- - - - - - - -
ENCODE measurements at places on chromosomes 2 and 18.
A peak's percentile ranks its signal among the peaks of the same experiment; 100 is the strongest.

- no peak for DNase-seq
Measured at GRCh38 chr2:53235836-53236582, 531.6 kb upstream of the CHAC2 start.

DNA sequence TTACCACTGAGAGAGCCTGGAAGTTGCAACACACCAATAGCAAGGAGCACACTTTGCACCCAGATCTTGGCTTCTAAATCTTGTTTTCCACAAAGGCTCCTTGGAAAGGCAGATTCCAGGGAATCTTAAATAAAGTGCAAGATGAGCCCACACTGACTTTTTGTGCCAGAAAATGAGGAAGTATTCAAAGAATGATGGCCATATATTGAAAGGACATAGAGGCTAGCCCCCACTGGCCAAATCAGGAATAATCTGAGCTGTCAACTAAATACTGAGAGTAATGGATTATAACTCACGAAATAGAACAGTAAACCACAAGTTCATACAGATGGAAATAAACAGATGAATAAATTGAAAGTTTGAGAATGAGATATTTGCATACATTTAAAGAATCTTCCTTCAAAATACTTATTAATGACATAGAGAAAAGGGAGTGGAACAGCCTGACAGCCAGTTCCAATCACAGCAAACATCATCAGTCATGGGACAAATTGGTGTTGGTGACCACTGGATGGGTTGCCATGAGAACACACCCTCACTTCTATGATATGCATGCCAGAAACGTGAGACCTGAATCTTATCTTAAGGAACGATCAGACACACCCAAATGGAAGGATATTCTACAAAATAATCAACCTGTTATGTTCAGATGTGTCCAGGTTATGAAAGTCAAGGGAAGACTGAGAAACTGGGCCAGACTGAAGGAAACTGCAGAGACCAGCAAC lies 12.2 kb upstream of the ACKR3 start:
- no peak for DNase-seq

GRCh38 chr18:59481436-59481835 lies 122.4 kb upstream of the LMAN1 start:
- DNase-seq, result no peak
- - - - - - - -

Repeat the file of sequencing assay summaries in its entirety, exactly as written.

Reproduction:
ENCODE measurements at places on chromosomes 2 and 18.
A peak's percentile ranks its signal among the peaks of the same experiment; 100 is the strongest.

- no peak for DNase-seq
Measured at GRCh38 chr2:53235836-53236582, 531.6 kb upstream of the CHAC2 start.

DNA sequence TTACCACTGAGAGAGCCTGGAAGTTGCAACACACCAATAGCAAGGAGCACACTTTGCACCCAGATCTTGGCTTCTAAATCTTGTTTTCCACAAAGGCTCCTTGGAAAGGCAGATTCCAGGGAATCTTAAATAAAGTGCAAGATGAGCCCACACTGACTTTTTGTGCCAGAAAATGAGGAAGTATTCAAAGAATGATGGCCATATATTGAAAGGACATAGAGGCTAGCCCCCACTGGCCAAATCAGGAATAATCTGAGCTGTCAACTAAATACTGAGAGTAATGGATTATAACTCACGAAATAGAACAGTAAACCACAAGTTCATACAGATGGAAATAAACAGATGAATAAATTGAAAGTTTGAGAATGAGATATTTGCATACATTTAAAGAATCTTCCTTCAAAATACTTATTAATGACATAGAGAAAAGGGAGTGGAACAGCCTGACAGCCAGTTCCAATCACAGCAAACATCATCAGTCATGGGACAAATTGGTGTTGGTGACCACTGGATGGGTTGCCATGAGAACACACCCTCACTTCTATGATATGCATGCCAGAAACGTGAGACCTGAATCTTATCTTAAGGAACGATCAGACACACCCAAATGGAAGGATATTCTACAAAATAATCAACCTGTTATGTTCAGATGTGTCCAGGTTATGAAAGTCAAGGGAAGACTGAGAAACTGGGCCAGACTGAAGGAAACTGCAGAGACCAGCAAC lies 12.2 kb upstream of the ACKR3 start:
- no peak for DNase-seq

GRCh38 chr18:59481436-59481835 lies 122.4 kb upstream of the LMAN1 start:
- DNase-seq, result no peak